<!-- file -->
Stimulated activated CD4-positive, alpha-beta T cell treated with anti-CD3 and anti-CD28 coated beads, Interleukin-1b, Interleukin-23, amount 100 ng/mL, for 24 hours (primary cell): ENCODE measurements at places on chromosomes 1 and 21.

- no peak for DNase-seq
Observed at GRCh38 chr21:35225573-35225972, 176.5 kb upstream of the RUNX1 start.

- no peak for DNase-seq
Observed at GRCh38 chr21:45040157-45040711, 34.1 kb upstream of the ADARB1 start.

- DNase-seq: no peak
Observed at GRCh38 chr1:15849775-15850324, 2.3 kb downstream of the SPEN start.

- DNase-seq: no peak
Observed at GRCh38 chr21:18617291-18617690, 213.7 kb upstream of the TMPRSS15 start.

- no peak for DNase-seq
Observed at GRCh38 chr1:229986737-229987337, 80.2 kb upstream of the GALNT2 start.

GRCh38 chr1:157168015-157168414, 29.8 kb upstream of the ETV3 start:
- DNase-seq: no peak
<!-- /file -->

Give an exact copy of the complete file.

Stimulated activated CD4-positive, alpha-beta T cell treated with anti-CD3 and anti-CD28 coated beads, Interleukin-1b, Interleukin-23, amount 100 ng/mL, for 24 hours (primary cell): ENCODE measurements at places on chromosomes 1 and 21.

- no peak for DNase-seq
Observed at GRCh38 chr21:35225573-35225972, 176.5 kb upstream of the RUNX1 start.

- no peak for DNase-seq
Observed at GRCh38 chr21:45040157-45040711, 34.1 kb upstream of the ADARB1 start.

- DNase-seq: no peak
Observed at GRCh38 chr1:15849775-15850324, 2.3 kb downstream of the SPEN start.

- DNase-seq: no peak
Observed at GRCh38 chr21:18617291-18617690, 213.7 kb upstream of the TMPRSS15 start.

- no peak for DNase-seq
Observed at GRCh38 chr1:229986737-229987337, 80.2 kb upstream of the GALNT2 start.

GRCh38 chr1:157168015-157168414, 29.8 kb upstream of the ETV3 start:
- DNase-seq: no peak